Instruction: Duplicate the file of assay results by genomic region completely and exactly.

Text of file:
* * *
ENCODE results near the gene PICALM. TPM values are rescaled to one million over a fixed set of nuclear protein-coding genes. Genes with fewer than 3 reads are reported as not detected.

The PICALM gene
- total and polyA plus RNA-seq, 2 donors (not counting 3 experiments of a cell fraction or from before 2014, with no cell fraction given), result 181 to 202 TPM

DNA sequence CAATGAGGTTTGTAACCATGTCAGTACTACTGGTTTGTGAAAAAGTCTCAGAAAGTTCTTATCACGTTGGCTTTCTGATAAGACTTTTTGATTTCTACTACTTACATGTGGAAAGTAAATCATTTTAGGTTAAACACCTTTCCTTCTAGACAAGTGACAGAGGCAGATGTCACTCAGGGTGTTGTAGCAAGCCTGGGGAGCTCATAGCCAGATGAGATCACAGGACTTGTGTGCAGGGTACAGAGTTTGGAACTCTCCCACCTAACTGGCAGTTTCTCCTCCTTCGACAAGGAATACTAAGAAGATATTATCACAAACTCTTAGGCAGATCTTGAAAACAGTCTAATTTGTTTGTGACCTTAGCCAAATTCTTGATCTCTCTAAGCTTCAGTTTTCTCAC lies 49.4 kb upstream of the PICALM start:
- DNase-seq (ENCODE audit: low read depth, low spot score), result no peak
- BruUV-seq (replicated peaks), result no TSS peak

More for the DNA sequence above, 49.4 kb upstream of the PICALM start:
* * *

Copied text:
ENCODE results near the gene PICALM. TPM values are rescaled to one million over a fixed set of nuclear protein-coding genes. Genes with fewer than 3 reads are reported as not detected.

The PICALM gene
- total and polyA plus RNA-seq, 2 donors (not counting 3 experiments of a cell fraction or from before 2014, with no cell fraction given), result 181 to 202 TPM

DNA sequence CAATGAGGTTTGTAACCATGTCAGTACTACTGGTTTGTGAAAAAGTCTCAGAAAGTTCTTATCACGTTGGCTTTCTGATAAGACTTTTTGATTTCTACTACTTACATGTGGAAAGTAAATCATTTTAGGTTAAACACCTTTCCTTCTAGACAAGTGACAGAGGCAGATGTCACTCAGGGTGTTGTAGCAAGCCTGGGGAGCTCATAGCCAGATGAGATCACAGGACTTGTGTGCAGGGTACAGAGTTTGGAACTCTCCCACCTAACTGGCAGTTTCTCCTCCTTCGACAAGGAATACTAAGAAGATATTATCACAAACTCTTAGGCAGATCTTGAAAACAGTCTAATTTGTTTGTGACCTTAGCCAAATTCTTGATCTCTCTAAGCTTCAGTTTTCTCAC lies 49.4 kb upstream of the PICALM start:
- DNase-seq (ENCODE audit: low read depth, low spot score), result no peak
- BruUV-seq (replicated peaks), result no TSS peak

More for the DNA sequence above, 49.4 kb upstream of the PICALM start: